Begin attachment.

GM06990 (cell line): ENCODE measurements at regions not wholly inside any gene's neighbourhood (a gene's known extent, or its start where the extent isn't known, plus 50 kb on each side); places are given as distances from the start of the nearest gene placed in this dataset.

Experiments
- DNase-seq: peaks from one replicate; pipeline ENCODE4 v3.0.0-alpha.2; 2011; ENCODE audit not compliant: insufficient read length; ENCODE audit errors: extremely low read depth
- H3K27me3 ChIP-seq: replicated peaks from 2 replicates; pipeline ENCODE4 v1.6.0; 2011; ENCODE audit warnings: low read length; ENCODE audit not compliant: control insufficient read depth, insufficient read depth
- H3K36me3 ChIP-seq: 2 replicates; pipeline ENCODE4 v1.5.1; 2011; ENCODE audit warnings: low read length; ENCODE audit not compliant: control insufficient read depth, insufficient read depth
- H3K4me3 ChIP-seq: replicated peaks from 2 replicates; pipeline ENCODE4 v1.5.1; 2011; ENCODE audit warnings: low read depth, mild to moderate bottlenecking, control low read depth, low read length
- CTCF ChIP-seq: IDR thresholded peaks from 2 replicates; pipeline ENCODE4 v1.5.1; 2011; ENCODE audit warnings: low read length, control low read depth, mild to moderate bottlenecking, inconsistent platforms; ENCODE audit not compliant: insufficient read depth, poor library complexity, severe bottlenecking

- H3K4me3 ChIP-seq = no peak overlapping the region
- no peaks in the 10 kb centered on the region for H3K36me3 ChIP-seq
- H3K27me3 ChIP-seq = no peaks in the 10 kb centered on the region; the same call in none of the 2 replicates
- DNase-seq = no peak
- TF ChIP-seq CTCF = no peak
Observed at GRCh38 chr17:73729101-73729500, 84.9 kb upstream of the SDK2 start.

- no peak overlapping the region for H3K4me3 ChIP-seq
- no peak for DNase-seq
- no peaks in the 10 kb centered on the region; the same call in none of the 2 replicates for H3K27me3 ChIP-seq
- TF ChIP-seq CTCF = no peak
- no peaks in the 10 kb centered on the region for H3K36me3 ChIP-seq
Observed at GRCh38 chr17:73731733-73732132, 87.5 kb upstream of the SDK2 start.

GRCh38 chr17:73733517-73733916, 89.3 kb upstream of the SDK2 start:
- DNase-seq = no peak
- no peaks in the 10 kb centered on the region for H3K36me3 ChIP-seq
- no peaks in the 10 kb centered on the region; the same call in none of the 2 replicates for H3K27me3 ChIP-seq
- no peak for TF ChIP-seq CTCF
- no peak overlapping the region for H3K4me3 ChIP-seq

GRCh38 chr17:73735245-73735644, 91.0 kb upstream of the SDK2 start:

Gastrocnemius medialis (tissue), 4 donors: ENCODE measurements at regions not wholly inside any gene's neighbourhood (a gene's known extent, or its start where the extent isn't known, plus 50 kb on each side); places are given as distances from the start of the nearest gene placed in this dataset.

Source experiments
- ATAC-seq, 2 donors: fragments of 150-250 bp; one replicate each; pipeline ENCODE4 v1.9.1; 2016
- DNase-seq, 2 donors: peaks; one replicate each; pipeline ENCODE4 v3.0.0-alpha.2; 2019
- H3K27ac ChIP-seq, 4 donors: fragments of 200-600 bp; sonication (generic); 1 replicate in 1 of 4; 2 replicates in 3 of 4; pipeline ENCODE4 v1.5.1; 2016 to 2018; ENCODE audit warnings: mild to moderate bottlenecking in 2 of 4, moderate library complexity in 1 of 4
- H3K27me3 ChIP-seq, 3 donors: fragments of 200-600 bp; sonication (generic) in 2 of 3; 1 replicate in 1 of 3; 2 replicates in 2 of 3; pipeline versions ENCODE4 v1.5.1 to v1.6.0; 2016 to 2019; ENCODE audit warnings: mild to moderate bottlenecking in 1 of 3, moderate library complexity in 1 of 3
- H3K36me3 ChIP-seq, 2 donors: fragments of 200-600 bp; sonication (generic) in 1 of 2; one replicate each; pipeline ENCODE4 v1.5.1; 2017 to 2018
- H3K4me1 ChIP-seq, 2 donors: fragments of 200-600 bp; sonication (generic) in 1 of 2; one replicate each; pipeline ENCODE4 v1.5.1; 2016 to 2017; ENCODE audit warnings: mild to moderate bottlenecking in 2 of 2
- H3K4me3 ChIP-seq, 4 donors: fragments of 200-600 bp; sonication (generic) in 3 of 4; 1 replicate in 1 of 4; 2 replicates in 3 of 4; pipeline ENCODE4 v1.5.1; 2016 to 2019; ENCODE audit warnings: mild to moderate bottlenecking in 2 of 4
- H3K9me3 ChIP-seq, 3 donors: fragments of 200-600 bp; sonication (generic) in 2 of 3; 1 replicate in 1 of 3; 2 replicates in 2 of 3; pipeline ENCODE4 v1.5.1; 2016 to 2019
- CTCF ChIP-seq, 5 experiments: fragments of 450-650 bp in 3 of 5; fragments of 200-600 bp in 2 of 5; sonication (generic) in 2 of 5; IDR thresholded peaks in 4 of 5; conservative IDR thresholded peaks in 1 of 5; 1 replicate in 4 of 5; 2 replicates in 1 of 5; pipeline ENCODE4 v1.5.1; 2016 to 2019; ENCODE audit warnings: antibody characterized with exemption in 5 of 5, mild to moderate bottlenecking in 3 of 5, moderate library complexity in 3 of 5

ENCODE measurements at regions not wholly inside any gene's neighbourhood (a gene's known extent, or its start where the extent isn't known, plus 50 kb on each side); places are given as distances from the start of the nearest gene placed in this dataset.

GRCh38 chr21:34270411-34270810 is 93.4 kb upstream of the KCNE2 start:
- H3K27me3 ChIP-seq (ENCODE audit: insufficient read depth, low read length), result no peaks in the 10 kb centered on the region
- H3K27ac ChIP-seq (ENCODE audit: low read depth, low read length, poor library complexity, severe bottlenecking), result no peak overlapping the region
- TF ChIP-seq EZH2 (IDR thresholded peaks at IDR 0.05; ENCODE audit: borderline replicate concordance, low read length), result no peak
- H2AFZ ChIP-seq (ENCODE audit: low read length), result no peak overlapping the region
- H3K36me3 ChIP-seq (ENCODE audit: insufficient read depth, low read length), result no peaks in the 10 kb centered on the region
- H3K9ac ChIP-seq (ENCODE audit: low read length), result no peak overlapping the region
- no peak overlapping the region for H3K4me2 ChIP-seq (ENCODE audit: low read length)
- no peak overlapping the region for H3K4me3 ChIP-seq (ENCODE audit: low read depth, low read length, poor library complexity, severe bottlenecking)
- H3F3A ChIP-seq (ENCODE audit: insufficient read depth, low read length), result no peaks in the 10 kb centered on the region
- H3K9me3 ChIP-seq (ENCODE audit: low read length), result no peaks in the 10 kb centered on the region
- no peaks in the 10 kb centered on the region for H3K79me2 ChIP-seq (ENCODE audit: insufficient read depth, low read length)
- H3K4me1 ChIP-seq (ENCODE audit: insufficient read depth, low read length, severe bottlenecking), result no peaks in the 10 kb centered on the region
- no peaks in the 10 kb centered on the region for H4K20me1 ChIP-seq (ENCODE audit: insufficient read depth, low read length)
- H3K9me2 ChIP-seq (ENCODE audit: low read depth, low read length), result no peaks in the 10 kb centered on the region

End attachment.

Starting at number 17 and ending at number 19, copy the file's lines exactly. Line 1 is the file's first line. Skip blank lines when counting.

- TF ChIP-seq CTCF = no peak
- no peaks in the 10 kb centered on the region for H3K36me3 ChIP-seq
Observed at GRCh38 chr17:73731733-73732132, 87.5 kb upstream of the SDK2 start.